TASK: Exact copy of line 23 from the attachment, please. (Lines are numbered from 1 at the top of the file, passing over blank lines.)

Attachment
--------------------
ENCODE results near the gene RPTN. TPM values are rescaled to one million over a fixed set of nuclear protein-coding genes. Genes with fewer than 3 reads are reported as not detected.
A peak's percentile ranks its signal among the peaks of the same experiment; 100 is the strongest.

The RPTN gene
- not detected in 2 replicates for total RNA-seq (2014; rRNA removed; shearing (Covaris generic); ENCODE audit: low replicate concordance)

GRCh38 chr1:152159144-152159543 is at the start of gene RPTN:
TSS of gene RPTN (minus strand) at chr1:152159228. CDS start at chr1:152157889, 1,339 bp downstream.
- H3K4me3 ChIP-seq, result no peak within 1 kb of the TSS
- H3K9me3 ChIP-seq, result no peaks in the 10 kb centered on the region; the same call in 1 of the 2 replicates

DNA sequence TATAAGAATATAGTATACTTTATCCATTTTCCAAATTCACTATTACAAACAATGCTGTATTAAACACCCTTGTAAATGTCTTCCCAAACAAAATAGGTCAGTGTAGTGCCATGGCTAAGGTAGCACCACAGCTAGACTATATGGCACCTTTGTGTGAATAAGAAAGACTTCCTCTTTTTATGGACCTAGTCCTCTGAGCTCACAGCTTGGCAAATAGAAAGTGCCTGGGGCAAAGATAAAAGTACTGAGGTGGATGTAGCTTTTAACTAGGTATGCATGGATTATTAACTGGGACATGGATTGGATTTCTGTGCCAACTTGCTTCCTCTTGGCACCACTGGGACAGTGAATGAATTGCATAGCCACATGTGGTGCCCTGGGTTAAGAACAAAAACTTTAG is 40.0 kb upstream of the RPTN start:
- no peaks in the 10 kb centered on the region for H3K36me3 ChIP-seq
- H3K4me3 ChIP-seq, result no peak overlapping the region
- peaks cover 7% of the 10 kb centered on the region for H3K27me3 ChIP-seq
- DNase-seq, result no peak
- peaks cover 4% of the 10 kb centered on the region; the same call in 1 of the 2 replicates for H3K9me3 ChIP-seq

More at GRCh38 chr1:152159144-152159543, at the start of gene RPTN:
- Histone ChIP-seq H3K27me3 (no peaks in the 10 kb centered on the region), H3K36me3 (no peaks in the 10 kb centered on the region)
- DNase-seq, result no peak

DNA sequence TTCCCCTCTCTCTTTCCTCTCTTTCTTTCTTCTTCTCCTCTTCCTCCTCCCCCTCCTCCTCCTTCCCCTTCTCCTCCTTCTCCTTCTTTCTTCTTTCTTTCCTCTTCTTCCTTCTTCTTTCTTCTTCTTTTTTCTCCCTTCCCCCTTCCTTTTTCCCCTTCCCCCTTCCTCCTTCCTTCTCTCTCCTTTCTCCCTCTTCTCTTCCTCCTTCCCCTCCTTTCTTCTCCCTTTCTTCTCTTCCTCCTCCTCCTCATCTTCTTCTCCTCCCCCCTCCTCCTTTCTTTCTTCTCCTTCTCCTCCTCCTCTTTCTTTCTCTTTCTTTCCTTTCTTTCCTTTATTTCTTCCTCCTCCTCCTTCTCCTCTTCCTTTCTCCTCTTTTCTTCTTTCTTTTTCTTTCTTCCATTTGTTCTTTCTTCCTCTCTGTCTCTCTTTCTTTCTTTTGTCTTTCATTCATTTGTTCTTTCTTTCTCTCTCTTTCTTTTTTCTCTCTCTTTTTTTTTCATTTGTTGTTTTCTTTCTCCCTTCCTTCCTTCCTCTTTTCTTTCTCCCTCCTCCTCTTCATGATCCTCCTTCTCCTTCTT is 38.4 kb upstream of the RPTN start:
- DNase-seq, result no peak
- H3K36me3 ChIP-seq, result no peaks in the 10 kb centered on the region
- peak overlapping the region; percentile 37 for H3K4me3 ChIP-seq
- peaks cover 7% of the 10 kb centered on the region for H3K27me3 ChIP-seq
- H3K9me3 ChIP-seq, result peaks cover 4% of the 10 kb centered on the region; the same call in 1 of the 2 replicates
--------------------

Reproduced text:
- H3K9me3 ChIP-seq, result peaks cover 4% of the 10 kb centered on the region; the same call in 1 of the 2 replicates